Not all anxiety is due to magnesium deficiency. But a 2016 review of literature revealed that “the efficacy of magnesium in the treatment of anxiety in the mildly anxious and those reporting premenstrual-syndrome-related anxiety is suggestive of a beneficial effect of magnesium intake.” The flood of adrenaline occurring in the body during times of acute stress can cause feelings of anxiety and panic attacks. If the stress becomes chronic, the adrenal glands become depleted and a state of depression can result.
The adrenal glands produce stress hormones to help us manage life’s situations. One of the hormones is called norepinephrine. It acts like adrenaline but is for short-term stress. Cortisol is another. It is released in response to chronic stress and low blood sugar. Norepinephrine and cortisol both cause depletion of magnesium and can be active at the same time. Chronic stress can come from feeling insecure and threatened, from exposure to toxic chemicals and heavy metals, and even loud noise associated with industrial work settings. One of our daughters had extremely high cortisol levels that were eventually found to be caused by a tumor (adenoma) on her pituitary gland (Cushing’s disease) requiring brain surgery.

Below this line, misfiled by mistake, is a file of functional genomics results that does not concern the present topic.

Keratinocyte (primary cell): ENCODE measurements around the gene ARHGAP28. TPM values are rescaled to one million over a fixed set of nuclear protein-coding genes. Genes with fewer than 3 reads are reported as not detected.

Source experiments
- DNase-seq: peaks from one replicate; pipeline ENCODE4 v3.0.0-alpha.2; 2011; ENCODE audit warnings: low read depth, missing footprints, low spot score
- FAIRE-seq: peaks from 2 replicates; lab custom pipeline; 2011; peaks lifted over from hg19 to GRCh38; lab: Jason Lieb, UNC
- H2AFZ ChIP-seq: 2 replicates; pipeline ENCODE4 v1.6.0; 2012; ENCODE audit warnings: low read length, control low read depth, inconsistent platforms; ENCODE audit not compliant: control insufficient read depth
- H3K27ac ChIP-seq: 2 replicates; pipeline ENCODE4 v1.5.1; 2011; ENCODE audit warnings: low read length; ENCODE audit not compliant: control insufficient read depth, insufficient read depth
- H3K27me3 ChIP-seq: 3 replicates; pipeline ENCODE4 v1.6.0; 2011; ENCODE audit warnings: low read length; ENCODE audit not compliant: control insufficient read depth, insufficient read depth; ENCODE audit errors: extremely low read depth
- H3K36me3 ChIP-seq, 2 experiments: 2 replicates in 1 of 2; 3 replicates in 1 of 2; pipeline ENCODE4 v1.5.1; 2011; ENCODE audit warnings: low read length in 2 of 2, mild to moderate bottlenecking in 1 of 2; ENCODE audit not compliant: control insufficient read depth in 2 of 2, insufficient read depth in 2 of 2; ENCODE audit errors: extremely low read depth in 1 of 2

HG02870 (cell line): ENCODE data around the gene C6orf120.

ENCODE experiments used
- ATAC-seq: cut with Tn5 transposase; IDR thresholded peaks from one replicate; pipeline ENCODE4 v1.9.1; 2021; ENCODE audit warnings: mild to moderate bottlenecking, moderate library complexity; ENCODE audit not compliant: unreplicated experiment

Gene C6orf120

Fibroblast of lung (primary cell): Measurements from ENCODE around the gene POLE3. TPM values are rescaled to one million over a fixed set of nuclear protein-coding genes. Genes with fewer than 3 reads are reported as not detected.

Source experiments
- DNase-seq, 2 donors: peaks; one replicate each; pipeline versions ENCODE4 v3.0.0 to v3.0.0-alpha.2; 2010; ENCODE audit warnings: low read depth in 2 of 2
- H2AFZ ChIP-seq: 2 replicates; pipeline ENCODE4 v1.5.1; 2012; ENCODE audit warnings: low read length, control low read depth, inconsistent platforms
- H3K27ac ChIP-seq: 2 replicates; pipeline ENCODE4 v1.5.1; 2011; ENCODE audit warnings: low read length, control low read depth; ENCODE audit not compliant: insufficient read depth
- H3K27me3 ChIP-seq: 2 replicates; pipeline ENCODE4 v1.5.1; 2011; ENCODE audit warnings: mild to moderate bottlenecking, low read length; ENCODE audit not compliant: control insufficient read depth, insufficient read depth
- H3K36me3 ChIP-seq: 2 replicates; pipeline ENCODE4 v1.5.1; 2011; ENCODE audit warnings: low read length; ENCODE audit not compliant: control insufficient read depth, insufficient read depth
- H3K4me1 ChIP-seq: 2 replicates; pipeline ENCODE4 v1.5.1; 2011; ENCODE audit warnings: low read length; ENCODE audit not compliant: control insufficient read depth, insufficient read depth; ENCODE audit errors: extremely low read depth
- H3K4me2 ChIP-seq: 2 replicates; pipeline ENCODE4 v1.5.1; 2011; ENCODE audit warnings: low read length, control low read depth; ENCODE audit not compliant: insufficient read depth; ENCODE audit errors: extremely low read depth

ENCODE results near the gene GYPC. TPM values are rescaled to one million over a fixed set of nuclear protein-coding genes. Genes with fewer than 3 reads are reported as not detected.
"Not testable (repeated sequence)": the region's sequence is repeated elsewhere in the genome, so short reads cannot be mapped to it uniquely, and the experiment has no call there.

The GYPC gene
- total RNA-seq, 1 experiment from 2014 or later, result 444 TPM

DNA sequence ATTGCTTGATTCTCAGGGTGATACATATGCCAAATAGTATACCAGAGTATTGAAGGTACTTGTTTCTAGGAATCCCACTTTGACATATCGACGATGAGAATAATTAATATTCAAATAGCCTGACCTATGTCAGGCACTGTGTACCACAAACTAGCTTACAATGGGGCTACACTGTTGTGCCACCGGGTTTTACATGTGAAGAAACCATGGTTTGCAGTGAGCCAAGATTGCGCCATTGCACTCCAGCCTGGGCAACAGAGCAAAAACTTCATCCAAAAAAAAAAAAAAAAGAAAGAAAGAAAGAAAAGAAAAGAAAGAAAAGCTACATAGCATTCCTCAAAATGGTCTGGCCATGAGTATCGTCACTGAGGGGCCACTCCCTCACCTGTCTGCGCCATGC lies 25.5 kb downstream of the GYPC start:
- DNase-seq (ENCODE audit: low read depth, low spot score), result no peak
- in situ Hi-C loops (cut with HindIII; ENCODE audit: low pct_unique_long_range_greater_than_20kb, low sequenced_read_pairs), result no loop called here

Anxiety or hyperexcitability in the brain is the result of brain neurons constantly firing. Calcium is the trigger mechanism causing the neurons to fire. Magnesium repels calcium and causes the neurons to calm down and stop firing. If there is not enough magnesium, the neurons continue to fire until the cell collapses and dies. Magnesium regulates the hypothalamic-pituitary-adrenal axis of endocrine glands. Excitability of the nervous system and heart palpitations all depend on the calming effect of magnesium.
Chronic stress can lead to panic attacks and eventual depression. A myriad of psychological symptoms can develop that are rooted in a lack of nutrition. We are not deficient in Valium or Prozac. Something as simple as overcoming low levels of magnesium can radically alter our mood, attitudes and health. Unfortunately, instead of looking at dietary factors in psychiatric conditions, the pharmaceutical industry is fixated on serotonin reuptake inhibitors (SSRIs) to capitalize on serotonin’s chemical effects rather than giving serotonin what it actually needs–magnesium.
Dr. Carolyn Dean states, “SSRIs create artificially elevated levels of serotonin in the body by preventing its breakdown and elimination; serotonin lingers longer in the brain and theoretically causes mood elevation.” Only 40 percent of patients experience relief (about the same percentage as the placebo effect). The rest suffer varying side-effects that compound their problems and never relieve their suffering. Something as simple as supplementing with real magnesium could make all the difference.
For more information on the power of whole-food nutrition, see the Vitamins and Minerals chapters in my book.
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